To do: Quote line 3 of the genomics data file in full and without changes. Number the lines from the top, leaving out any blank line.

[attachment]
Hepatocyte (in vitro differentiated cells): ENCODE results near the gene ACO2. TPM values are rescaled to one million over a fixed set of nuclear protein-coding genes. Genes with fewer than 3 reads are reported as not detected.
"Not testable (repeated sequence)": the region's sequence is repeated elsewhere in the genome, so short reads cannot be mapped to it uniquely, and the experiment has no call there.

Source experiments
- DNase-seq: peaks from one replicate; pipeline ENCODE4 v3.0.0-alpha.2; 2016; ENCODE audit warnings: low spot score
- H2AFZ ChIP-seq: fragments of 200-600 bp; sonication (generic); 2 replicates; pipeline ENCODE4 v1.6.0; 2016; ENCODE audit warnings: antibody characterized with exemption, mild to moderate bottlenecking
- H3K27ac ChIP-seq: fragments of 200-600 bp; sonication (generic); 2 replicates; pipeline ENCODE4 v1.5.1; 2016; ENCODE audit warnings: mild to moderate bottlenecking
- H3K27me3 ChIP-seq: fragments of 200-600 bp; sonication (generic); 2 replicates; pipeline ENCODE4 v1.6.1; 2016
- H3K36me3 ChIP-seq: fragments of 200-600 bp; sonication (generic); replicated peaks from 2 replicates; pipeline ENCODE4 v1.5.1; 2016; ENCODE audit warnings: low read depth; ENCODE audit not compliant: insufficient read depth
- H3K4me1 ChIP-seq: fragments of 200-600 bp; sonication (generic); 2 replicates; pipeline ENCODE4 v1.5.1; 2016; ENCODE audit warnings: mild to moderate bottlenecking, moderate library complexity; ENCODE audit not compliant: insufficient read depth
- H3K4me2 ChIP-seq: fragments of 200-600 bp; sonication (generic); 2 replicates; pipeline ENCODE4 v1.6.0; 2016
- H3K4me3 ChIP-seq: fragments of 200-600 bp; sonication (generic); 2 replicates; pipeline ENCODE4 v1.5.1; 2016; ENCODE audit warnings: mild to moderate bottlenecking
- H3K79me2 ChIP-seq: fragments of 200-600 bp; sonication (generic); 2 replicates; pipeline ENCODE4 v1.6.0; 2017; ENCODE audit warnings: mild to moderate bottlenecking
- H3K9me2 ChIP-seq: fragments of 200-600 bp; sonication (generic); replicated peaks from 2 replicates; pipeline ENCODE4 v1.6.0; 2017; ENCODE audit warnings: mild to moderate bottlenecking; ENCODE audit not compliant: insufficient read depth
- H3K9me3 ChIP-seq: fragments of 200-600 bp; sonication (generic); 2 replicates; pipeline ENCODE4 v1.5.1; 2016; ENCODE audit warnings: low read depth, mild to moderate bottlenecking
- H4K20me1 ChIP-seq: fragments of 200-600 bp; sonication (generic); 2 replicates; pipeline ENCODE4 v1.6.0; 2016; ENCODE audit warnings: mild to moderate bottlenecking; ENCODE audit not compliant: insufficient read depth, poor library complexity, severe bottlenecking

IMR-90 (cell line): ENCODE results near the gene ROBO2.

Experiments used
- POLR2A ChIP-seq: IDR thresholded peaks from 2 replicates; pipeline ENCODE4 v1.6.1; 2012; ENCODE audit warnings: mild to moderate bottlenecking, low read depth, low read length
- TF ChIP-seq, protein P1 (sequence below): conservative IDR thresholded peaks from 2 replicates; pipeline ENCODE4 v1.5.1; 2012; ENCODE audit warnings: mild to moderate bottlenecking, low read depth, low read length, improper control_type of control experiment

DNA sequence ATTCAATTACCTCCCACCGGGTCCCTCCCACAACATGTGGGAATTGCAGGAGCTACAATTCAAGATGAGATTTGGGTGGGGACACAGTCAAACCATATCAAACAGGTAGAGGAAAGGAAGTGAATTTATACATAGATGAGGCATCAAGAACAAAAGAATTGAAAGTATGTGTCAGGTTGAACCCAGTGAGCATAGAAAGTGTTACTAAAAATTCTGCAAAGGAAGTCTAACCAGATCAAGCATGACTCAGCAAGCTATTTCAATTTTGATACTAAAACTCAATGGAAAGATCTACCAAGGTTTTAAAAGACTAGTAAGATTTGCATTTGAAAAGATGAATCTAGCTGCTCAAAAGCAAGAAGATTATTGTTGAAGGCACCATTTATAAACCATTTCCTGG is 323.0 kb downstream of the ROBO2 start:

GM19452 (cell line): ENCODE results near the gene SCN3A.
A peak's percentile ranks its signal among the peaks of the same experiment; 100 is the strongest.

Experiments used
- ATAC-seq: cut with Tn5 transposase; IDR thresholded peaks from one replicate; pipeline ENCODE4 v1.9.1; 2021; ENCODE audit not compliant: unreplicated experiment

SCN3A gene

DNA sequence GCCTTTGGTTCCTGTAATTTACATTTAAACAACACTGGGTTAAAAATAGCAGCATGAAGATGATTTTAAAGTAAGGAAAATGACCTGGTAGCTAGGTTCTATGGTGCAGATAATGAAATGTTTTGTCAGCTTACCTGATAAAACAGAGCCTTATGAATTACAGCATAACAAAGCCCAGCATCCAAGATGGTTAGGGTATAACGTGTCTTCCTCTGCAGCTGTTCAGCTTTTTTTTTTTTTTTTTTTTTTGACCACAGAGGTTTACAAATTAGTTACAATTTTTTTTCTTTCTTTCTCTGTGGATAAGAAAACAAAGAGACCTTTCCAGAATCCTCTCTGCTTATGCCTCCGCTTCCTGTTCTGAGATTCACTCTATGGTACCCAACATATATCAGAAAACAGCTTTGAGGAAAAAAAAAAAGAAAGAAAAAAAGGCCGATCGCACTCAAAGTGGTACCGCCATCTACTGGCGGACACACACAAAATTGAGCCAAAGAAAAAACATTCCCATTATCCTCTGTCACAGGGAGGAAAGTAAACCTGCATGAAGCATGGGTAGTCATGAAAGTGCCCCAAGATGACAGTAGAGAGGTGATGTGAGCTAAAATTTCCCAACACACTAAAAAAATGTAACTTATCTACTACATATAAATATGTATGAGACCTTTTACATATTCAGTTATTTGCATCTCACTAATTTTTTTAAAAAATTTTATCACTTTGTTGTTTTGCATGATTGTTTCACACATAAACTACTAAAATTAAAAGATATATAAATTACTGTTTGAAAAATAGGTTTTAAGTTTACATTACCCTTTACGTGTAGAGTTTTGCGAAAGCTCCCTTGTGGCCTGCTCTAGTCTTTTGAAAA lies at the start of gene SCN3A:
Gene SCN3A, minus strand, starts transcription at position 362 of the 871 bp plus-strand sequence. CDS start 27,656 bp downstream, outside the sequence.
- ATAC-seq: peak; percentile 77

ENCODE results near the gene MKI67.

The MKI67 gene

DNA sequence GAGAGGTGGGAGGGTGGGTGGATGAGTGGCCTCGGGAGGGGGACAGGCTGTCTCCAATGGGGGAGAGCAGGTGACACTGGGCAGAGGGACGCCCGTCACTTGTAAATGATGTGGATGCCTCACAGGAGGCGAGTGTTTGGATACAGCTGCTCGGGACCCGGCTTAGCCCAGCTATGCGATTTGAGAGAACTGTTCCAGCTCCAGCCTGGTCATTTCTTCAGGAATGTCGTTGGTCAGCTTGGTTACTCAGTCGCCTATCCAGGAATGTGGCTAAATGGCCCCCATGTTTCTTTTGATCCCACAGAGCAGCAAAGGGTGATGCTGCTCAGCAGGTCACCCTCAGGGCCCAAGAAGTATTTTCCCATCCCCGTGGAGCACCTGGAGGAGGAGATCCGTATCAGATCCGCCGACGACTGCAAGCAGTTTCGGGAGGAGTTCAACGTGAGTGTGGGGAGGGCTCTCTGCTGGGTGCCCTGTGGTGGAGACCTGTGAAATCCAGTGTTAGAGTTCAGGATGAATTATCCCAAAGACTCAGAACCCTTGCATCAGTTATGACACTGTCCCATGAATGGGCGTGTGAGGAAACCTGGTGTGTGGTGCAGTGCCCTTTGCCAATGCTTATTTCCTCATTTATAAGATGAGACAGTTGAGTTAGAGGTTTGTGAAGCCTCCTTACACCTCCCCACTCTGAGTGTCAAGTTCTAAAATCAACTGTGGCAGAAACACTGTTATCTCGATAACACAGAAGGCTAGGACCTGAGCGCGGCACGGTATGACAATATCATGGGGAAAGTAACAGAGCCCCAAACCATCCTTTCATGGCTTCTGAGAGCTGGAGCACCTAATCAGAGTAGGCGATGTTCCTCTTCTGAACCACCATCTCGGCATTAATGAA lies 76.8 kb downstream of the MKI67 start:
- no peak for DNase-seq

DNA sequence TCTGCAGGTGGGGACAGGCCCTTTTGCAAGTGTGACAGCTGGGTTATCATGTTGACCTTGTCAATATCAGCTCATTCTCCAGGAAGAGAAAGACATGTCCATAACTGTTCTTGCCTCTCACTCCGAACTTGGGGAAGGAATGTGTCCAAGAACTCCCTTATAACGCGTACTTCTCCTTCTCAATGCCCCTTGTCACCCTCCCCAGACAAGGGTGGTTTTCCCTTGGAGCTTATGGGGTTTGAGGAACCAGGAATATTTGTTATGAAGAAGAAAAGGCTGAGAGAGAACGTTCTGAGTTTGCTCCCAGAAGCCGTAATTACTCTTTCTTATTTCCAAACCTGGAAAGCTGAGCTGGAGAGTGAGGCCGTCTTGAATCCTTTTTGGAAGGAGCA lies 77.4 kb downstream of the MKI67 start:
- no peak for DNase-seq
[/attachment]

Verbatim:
Source experiments